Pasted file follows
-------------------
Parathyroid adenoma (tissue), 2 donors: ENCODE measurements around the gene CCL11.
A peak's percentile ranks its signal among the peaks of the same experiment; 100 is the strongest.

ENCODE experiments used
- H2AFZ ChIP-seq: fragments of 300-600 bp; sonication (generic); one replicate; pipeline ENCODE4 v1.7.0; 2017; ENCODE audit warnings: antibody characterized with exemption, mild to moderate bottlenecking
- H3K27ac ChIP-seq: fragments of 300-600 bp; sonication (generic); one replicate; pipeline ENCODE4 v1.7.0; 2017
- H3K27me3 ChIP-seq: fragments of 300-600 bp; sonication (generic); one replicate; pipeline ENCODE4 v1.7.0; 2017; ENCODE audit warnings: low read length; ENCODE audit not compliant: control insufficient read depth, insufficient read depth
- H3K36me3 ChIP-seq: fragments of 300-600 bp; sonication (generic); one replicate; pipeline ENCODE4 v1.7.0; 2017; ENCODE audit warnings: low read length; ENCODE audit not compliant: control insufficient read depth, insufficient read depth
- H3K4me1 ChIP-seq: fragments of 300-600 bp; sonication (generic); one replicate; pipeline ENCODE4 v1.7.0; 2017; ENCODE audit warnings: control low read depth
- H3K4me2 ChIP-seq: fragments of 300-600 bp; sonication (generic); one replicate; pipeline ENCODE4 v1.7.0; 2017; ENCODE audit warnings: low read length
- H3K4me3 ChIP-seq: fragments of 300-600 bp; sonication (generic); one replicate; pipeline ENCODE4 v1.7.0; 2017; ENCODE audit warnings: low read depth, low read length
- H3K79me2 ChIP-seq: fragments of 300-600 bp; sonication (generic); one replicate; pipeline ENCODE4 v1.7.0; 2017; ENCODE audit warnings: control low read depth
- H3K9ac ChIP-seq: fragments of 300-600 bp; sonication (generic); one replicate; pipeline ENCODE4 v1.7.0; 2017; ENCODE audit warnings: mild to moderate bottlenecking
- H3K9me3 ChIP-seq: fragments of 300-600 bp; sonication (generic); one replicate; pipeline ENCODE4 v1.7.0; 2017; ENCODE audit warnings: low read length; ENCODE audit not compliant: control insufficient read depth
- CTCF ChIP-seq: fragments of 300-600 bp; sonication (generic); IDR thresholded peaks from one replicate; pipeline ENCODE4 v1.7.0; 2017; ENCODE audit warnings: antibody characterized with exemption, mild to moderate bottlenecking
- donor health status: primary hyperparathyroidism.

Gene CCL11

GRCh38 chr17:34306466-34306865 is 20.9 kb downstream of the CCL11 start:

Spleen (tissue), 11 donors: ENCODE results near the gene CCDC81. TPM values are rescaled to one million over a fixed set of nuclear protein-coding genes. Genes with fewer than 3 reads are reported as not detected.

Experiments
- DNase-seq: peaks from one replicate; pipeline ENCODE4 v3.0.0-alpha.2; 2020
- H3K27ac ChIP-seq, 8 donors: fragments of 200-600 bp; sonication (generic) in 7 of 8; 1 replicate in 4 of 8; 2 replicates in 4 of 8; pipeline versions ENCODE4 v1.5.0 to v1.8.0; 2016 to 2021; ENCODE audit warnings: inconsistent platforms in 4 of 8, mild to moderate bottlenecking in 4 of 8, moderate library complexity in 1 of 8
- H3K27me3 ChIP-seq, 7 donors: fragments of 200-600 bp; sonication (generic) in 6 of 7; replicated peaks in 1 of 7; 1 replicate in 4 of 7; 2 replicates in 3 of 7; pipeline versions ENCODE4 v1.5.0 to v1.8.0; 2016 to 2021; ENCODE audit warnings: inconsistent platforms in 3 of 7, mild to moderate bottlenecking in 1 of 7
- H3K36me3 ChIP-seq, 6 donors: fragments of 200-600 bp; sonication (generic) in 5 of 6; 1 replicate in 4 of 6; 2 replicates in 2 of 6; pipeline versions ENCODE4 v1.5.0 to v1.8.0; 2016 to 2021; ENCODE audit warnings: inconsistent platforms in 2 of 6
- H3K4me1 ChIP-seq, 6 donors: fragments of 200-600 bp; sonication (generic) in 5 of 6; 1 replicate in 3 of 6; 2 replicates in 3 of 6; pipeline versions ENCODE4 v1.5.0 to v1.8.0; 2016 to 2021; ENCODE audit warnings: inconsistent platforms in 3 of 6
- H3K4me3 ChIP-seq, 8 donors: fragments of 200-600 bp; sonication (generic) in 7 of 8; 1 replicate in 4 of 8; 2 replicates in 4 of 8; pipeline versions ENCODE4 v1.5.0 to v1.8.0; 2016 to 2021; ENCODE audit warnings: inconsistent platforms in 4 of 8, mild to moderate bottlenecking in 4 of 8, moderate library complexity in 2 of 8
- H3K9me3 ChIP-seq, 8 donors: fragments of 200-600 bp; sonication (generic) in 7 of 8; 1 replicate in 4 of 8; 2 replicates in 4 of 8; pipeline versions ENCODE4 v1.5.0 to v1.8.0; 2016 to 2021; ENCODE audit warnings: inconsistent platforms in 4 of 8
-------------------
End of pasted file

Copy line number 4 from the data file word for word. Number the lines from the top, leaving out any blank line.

- H2AFZ ChIP-seq: fragments of 300-600 bp; sonication (generic); one replicate; pipeline ENCODE4 v1.7.0; 2017; ENCODE audit warnings: antibody characterized with exemption, mild to moderate bottlenecking